Iraqi election, has Sunni participation overated

Charles Krauthammer:

In 1864, 11 of the 36 United States did not participate in the presidential election. Was Abraham Lincoln's election therefore illegitimate? In 1868, three states did not participate in the election. Was Ulysses Grant's election illegitimate?

There has been much talk that if the Iraqi election is held and some Sunni Arab provinces (perhaps three of the 18) do not participate, the election will be illegitimate. Nonsense. The election should be held. It should be open to everyone. If Iraq's Sunni Arabs - barely 20% of the population - decide they cannot abide giving up their 80 years of minority rule, tough luck. They forfeit their chance to participate in the new Iraq.

Americans are dying right now to give them that chance. The U.S. is making a costly last-ditch effort to midwife a new, unitary Iraq. The Fallujah and related offensives are designed to reduce the brutal intimidation of the Sunni population by the dead-end Baathists and others seeking to retake the power they enjoyed under Saddam Hussein.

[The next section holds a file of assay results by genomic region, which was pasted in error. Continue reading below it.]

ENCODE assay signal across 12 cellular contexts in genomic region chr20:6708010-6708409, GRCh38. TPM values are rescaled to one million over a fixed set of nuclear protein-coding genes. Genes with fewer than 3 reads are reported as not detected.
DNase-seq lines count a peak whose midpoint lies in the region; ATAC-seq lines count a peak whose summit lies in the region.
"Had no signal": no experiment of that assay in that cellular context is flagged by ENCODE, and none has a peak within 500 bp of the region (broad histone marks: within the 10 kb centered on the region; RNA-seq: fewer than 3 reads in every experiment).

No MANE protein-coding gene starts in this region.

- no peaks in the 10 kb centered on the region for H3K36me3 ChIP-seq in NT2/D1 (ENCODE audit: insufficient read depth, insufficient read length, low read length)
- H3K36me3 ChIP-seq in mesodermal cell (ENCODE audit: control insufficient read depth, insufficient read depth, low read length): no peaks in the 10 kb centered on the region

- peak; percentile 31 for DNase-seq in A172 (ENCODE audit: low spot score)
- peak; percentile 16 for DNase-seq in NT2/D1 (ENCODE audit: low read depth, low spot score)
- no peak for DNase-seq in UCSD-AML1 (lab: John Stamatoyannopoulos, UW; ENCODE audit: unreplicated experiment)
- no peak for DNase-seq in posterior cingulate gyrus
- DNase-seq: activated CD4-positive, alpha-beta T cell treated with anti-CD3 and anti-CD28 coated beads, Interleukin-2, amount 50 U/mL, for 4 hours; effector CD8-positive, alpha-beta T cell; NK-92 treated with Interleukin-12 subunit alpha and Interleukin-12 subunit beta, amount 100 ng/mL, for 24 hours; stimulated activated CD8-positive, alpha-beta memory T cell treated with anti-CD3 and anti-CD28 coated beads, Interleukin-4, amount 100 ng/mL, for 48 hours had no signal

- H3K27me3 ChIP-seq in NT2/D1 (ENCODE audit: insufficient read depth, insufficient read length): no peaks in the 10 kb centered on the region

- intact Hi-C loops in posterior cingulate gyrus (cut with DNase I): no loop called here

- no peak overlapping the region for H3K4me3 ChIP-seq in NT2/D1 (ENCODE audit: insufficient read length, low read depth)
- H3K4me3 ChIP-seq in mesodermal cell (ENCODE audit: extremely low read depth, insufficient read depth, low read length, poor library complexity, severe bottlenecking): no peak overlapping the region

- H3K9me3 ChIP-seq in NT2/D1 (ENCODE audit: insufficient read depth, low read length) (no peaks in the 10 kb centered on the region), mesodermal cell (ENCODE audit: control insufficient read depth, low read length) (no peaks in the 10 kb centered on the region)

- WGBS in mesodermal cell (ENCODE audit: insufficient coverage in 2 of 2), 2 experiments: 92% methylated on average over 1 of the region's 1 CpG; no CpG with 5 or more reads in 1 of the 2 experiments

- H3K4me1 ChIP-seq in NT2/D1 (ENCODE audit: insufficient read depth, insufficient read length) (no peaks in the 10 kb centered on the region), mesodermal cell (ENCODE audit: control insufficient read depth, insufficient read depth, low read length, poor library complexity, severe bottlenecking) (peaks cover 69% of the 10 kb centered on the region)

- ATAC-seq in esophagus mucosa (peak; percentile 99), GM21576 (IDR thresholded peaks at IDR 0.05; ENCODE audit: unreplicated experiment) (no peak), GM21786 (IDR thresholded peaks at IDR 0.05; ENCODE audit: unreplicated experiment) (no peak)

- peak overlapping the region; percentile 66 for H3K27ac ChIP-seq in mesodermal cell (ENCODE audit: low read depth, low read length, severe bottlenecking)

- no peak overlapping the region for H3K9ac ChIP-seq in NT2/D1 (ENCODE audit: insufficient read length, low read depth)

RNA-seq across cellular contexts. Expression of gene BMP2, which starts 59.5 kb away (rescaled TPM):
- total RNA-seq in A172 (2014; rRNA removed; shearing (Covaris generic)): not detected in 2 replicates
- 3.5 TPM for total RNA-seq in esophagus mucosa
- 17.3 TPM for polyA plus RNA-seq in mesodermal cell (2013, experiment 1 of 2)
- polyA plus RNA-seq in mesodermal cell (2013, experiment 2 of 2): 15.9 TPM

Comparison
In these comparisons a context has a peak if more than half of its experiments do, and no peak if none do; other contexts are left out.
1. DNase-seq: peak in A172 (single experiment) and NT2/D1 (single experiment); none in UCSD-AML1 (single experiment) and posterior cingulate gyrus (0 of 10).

But when those offensives are over, the Sunnis will have to make a choice. Either they join the new Iraq by participating in the coming election or they institutionalize the civil war their side has already begun.


Our taking on the Sunnis is a way of showing good faith, as is our intention to hold the election no matter what. Everyone knows the outcome will be a historic transfer of power to Shiites (and, to some extent, Kurds). We must make it clear that we will be there to support that new government.

But we also have to make it clear that we are not there to lead the fight indefinitely. It is their civil war.


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